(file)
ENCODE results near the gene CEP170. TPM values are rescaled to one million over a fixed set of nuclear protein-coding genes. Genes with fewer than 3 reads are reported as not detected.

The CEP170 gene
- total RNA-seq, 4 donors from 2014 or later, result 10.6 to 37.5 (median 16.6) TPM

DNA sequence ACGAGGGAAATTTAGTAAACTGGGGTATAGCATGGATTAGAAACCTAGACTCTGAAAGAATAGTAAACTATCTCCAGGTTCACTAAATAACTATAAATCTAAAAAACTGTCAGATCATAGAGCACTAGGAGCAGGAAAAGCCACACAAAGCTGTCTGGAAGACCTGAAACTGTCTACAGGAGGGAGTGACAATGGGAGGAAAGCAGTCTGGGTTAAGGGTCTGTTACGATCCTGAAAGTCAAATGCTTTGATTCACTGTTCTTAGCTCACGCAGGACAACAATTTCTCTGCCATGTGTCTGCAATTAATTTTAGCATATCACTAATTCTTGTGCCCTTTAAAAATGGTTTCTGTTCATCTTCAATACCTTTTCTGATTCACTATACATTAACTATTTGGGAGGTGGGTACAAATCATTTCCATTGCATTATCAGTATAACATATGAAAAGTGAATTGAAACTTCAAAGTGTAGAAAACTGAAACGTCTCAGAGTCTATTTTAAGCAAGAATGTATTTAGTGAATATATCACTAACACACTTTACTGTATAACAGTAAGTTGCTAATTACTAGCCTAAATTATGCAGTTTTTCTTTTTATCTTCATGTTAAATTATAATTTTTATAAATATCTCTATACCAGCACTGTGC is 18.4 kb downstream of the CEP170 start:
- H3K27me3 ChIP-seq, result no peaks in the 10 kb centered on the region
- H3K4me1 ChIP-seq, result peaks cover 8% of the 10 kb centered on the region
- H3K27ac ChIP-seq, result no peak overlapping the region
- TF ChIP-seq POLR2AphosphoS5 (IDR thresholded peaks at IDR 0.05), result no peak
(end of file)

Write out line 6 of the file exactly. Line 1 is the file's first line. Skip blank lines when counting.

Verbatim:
- H3K4me1 ChIP-seq, result peaks cover 8% of the 10 kb centered on the region